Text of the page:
Crozier hails Royal Mail's 'transformation'

The Royal Mail is making £1 million a day and delivering more than nine out of 10 first class letters on time, the organisation reported today.

The Royal Mail is making £1 million a day and delivering more than nine out of 10 first class letters on time, the organisation reported today.

Chief executive Adam Crozier said the group was being "transformed" under a massive modernisation programme which had delivered profits of £217 million in the first half of the current financial year.

The company was now on course to make profits of £400 million in the full year, which will trigger payments of at least £800 to every postal worker in the UK.

The number of first class letters delivered a day after posting was 92.1 per cent in the three months to September, almost 4 per cent better than the quarter to June and one of the best performances of the past decade, although still below the target of 92.5 per cent.

Second class deliveries were 98.6 per cent, above the target of 98.5 per cent.

The Royal Mail said it was on course to complete its turnaround from 2002, when it was losing £1 million a day.

The letters business made a profit of £261 million in the half year, £89 million more than the same period a year ago, while losses at Post Office branches fell from £90 million to £52 million.

Royal Mail chairman Allan Leighton, said: "No-one should doubt or under-estimate the scale of task we have tackled. We are delivering a massive modernisation programme, restoring profitability and driving up service to customers. Royal Mail is being transformed.

"Recently, there have been few plaudits for postmen and women but I believe they can take pride in the progress achieved since Royal Mail's three-year renewal plan was launched two and a half years ago.

"The focus on achieving consistent, high quality service - Royal Mail's number one priority - is showing positive results.

"We are succeeding in modernising the letters business. Nearly 20 years after it was first proposed, a single daily delivery to every address has become a reality."

The amount of lost mail has been halved, customer service was improving and postal workers were on a five day week, with most getting at least £300 a week, said Mr Leighton.

"The £400 million target is achievable if everyone in Royal Mail keeps focusing on improving service and efficiency.

"A Share in Success payment will be recognition that it's the postmen and women's dedication and commitment that is turning round Royal Mail."

Mr Crozier said the operational changes to introduce a single daily delivery, streamline the transport operation and improve efficiency at mail centres were now almost complete and had mostly been accomplished in a 12-week period last spring.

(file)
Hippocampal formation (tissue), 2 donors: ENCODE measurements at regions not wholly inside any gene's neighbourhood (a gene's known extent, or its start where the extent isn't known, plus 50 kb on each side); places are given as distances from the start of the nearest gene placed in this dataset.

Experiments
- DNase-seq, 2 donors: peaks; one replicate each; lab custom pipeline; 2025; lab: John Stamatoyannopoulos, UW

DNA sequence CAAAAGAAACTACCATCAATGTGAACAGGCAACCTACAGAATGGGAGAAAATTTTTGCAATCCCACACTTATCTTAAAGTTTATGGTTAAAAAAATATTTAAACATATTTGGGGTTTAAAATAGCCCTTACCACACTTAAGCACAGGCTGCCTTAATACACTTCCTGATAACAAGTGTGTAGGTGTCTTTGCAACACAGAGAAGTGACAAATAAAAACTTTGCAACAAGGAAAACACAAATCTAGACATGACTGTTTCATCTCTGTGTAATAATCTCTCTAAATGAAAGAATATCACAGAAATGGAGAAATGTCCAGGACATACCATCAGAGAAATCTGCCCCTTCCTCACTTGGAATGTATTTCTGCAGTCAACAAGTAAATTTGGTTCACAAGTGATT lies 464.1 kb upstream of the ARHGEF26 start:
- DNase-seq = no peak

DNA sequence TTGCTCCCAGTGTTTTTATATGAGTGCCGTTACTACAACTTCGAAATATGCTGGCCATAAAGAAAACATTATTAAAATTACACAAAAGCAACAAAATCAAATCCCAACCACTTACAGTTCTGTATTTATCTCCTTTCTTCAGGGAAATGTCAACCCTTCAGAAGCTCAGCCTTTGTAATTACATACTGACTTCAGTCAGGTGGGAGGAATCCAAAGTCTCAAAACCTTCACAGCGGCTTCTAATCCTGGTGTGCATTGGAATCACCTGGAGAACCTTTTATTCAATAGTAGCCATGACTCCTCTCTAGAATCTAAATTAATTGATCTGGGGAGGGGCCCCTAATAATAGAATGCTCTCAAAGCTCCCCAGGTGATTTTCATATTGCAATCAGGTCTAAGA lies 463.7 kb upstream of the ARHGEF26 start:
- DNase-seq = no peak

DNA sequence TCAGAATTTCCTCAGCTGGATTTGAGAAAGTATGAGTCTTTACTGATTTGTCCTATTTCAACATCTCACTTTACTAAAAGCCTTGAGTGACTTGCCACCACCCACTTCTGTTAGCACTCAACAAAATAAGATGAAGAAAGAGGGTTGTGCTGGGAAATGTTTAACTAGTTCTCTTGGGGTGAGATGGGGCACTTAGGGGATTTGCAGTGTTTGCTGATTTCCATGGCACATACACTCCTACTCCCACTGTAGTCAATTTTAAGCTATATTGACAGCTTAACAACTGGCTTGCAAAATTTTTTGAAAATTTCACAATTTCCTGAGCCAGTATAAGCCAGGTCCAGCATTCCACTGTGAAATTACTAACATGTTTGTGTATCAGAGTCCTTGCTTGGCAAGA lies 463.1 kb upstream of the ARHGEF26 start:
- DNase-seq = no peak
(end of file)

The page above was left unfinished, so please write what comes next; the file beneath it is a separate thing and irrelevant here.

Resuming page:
"Unfortunately, quality of service dipped during the spring given the intensity and range of the operational changes we were implementing.

"We have apologised for the dip in service and our thanks go to customers for their patience during this period."

Mr Crozier said an "excess" of targets were not helping the Royal Mail, adding that prices would have to be "rebalanced" over the next few years.

Around 7,200 workers left the Royal Mail in the six months to September, all voluntarily, taking the total reduction to 34,300 since the renewal plan was launched in 2002.

The consumer watchdog Postwatch complained that the Royal Mail had failed to achieve 14 of its 15 performance targets and that compared with the same period last year services had deteriorated.

The delivery of first class letters had got worse over the past year and more than 200 million first class letters were not delivered the next day during the first six months of the current financial year.

Postwatch chairman Peter Carr said: "Customers are facing new price increases while service standards continue to fail the targets, yet Royal Mail profits are expected to double to £400 million-plus.

"Customers are paying for the profits without receiving the service. Prices should not increase until service standards are achieved."

Postwatch said that Wigan was the best performing area in the UK with 93.8% of first class mail delivered the next day, closely followed by Sheffield (93.6%) while Oxford was the worst performing at 80.6 per cent.

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